Photos: A Rare Tornado Circled Chicago's West Side Yesterday
By Stephen Gossett in News on Aug 10, 2016 2:26PM
Photo: Melanie Harnacke, MDW observer / Courtesy National Weather Service
A minor, "fair-weather" kind of tornado known as a landspout was spotted on Tuesday afternoon around the South Lawndale and Little Village neighborhoods. It was the first tornado within the city limits since 2006, when one briefly formed on the Loyola University campus, according to the National Weather Service.
A phenomenon formed "on the lake breeze boundary," according to the NWS, shortly before 4 p.m. It lasted only about 12 minutes before dissipating.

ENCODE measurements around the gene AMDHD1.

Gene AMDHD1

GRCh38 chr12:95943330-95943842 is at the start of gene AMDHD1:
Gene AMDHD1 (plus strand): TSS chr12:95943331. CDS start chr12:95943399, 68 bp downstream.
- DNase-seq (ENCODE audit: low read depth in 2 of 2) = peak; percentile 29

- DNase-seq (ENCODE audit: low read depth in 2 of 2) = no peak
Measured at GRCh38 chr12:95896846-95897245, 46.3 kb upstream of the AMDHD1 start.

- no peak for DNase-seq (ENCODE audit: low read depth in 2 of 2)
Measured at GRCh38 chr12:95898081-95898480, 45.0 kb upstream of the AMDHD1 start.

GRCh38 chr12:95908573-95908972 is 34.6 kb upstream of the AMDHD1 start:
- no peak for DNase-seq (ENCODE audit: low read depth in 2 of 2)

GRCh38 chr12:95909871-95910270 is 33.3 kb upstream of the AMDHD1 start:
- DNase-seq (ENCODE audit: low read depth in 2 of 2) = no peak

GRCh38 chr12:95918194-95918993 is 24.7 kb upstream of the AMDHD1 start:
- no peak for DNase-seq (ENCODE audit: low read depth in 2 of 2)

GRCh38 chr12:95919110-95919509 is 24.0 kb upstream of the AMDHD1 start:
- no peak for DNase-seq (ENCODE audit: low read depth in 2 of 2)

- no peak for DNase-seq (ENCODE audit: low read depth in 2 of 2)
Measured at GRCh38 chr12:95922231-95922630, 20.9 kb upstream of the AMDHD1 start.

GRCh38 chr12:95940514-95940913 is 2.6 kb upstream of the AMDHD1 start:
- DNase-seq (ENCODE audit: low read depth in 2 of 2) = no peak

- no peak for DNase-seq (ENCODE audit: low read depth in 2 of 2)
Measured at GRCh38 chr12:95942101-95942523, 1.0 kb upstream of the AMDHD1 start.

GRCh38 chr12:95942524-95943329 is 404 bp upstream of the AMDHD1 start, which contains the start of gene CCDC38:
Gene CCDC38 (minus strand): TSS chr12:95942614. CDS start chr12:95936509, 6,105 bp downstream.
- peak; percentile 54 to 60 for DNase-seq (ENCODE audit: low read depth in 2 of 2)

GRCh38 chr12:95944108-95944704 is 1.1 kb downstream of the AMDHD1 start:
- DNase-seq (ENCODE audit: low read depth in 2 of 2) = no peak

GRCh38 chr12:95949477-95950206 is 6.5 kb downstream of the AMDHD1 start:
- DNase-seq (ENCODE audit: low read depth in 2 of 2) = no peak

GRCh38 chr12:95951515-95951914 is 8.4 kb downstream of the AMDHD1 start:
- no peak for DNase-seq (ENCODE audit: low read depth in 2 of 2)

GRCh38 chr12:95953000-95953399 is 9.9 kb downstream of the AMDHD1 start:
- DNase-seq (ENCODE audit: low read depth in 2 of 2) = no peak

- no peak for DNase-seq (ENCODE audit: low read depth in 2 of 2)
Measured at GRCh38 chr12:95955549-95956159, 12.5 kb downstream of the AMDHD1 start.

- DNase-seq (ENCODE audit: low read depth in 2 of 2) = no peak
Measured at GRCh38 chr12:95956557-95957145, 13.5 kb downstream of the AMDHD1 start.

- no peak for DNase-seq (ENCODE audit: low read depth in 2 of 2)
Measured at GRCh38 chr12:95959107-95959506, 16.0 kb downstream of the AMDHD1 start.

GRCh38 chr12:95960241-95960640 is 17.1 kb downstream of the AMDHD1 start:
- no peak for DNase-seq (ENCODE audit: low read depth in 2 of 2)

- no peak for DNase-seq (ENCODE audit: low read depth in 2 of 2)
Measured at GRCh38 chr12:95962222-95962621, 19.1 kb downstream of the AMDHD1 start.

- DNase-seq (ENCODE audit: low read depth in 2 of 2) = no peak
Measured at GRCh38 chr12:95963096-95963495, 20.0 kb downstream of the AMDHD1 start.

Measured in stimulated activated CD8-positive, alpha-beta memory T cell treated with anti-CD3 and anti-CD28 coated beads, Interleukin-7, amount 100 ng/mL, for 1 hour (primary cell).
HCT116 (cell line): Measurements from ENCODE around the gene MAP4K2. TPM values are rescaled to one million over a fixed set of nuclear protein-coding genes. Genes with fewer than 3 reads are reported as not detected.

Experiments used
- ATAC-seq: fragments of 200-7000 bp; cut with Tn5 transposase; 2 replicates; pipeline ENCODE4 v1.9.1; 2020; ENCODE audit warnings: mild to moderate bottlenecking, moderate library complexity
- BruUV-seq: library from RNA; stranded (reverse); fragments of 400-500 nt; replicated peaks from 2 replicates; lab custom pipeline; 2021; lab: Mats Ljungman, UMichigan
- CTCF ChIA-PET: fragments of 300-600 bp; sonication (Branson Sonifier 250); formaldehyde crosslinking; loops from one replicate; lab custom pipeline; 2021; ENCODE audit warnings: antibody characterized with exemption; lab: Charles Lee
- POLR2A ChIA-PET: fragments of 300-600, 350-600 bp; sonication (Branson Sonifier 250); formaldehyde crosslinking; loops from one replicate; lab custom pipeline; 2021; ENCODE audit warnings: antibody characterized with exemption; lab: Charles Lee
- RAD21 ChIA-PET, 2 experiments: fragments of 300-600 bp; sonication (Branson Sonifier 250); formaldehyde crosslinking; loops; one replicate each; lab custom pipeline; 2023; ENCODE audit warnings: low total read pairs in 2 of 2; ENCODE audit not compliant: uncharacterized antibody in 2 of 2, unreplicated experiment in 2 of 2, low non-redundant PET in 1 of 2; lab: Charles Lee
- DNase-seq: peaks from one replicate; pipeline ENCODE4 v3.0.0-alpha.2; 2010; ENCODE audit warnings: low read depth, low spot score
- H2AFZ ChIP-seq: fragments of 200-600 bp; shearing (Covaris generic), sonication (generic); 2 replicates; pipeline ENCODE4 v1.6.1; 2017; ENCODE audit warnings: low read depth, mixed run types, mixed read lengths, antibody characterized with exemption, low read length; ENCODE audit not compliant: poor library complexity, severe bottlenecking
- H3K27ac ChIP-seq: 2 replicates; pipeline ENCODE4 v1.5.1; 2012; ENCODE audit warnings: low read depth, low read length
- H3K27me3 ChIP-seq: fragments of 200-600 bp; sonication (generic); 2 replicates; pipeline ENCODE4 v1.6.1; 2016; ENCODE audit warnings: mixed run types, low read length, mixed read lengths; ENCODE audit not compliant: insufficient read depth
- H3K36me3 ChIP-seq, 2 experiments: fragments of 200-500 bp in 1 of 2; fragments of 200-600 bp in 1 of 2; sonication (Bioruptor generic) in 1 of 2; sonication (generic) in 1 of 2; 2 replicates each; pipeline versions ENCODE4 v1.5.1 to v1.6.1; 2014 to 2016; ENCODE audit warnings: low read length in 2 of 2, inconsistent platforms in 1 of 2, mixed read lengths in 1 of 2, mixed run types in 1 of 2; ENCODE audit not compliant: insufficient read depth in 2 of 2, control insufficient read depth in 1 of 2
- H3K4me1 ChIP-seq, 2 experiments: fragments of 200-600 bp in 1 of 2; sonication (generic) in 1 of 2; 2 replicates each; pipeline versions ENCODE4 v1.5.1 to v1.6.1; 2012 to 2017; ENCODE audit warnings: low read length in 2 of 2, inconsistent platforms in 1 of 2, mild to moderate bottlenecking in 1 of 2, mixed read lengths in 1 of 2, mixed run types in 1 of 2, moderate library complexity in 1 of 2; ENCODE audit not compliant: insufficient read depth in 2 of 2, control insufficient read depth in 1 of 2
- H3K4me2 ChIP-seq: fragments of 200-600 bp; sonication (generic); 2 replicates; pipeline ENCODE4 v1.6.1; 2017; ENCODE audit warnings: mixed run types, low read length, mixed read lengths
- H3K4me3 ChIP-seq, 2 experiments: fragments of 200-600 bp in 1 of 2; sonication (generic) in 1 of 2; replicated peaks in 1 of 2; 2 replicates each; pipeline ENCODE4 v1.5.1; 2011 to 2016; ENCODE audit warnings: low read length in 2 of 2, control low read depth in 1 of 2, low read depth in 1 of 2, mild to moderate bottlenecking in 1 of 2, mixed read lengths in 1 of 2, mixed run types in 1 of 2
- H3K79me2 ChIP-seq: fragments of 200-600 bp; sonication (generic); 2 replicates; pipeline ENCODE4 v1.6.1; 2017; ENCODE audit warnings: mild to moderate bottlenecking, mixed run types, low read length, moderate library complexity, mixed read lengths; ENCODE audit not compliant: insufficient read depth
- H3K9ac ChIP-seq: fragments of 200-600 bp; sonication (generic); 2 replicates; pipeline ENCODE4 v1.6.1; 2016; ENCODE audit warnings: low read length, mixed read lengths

According to the National Weather Service, a landspout is “a tornado that does not arise from organized storm-scale rotation and therefore is not associated with a wall cloud (visually) or a mesocyclone (on radar)."
Ben Deubelbeiss, meteorologist at National Weather Service of Romeoville-Chicago, unpacked that definition for us laypeople, comparing the landspout to a spinning figure skater. "When they pull their arms in, they accelerate. This has the same effect," he told Chicagoist. Think of the landspout as the slower-spinning skater with arms stretched out.
The "typically very weak" landspout differs from the "classic, plains" tornado in that it is not supercellular, Deubelbeiss said. "Land and water spouts form from when preexisting spin is in the atmosphere. The vertical stretch from the cloud intensifies and produces the spout. It can form from any fair-weather cumulus cloud in the right conditions."